Mending Tissues and More: Stabilizing the Macbeth Gallery Scrapbooks for Digitization

The second scrapbook (1893-1898) in the Macbeth Gallery Scrapbooks, Archives of American Art. CourteThis summer, Sarah Casto and I interned through a partnership of the Archives of American Art (AAA) and Smithsonian Institution Archives (SIA). Our project to stabilize the Macbeth Gallery Scrapbooks, a collection of twenty scrapbooks in the collection of AAA, was generously funded by The Smithsonian Women’s CommitteeMore can be read about the history of the scrapbooks and the valuable information they contain hereUnder the supervision of SIA’s senior conservator Nora Lockshin and AAA registrar Susan Cary, Sarah and I were presented with the unique challenge of working primarily in an office at AAA rather than in a conservation lab.  We employed our ingenuity to make the simple office into a functioning pop-up lab, our "conservation station."

Scrapbooks are known within archives and libraries for the range of challenges they present as objects, and the American Institute of Conservation (AIC) Book and Paper Group has assembled reference materials about the conservation of scrapbooks in a wiki. The Macbeth Gallery Scrapbooks are a series of commercially produced scrapbooks of varying type and condition, and they primarily contain newspaper clippings and other items related to the gallery. Our initial survey of the scrapbooks revealed inherently brittle wood-pulp paper pages, many of which cracked at our touch, as well as failed adhesives, leaving loose clippings and gallery catalogs. 

Another scrapbook, previously disbound, in much worse condition. See a previous archivist's insert oWith the conditions of the scrapbooks ranging from fully intact to entirely disbound (with all pages separated from the book's original binding), we found that some books remained only tenuously intact. Simply turning pages resulted in pages cracking away from the binding, so laying the book flat to image the pages for digitization would have been impossible. We determined with our supervisors that the best thing for five of the scrapbooks was to purposefully disbind them, storing the loose pages in folders with buffered interleaving papers. To stabilize the scrapbooks, Sarah and I needed to clean the pages, readhere all loose items, reinforce and repair torn pages with adhesive and paper, consolidate covers, collate pages, and rehouse the collection.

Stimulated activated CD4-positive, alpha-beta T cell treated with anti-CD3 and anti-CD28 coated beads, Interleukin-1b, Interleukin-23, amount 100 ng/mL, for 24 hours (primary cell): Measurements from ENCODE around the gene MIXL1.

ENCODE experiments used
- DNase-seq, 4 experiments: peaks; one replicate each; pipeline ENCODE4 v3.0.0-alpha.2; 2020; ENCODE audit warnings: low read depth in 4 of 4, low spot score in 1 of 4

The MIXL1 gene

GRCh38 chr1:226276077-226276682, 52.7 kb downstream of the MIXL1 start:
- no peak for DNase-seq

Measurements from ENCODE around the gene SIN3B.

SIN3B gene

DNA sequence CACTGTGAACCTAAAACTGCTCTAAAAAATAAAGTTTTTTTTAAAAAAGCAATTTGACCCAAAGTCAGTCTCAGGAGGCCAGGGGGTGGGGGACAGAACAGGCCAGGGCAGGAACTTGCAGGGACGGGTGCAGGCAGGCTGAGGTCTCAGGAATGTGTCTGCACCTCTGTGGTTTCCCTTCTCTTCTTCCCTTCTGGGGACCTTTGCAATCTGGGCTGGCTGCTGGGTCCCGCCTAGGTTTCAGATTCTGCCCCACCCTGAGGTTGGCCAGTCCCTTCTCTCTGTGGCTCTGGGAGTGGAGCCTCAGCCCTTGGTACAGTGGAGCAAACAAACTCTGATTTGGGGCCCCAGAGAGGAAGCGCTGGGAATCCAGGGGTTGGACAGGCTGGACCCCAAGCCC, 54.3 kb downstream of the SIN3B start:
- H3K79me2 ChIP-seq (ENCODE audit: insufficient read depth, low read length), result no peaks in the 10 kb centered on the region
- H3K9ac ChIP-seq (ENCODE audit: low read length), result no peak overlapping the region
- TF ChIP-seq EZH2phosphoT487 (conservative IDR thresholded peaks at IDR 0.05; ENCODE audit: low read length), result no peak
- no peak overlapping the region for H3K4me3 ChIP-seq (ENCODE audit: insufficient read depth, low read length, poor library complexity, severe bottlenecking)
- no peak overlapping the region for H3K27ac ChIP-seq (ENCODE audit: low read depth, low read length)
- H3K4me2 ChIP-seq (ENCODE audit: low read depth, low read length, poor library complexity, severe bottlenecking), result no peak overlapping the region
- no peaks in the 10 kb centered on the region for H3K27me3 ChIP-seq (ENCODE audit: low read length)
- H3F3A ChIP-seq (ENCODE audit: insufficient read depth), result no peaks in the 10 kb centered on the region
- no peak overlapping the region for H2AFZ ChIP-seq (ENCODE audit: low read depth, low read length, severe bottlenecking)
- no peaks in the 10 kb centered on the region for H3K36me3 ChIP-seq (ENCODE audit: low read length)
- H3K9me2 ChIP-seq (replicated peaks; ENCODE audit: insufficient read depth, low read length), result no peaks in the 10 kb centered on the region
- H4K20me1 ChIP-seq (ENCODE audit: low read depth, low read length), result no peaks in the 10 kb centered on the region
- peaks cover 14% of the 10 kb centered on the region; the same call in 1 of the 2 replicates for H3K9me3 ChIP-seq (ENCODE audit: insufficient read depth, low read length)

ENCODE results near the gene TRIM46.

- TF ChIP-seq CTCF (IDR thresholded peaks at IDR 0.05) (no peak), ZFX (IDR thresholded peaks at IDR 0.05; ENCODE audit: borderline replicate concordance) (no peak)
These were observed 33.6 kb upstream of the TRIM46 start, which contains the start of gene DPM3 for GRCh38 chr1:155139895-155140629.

Sarah Casto (left) and Marie Desrochers (right) hanging prepared mending tissues to dry in the SmithBefore we could begin treatment, we had to carefully select the best combinations of adhesive and paper to use for repairing the scrapbooks. The traditional method of paper repair - Japanese paper applied with wheat starch paste and dried under weight - was not feasible for this project for a large percentage of the albums due to their extremely brittle state and time constraints. These weakened papers do not always respond well to the stresses of mending even with extremely careful application, wetting and drying – new breaks can result at repair boundaries where the binding is restrained, or where pages are turned at corners, as example. Sarah and I were faced with twenty scrapbooks, and our ultimate goal was stabilization for digitization, not full conservation treatment, so we needed a more efficient method for mending. Thus, we turned to solvent-set and heat-set tissues. Sarah and I made our own mending tissues, turning to shared and tested methods within the conservation community. We spent several days experimenting with different adhesives and application methods, adapting as needed based on trial and error. We found the most satisfaction with a variety of weights of handmade papers, prepared with Avanse MV 100 and Plextol B 500, a mixture formulated and tested by conservators at the National Archives and Records Administration because it is heat-set and it requires no drying time when applied. This allowed us to rapidly increase the pace of our work. For loose items, where original placement was verifiable, we applied wheat starch paste where possible and dried the items under weight. We were able to stabilize all twenty scrapbooks during our ten-week summer internship.

For our final task, we rehoused the books in their original boxes with the addition of custom inserts to fill out excess space in the box, securing the books in place which serves to reduce shifting and thus breakage and further losses. Our work ensures that these books will withstand the handling required in the process of digitization which will ultimately provide the Archives of American Art and their researchers with high resolution images of the scrapbooks. This will reduce the future handling of the actual books, and ensure the long term preservation of their content and original physical material.

The final product, an example of a stabilized scrapbook in its custom-fit storage. Courtesy of Marie

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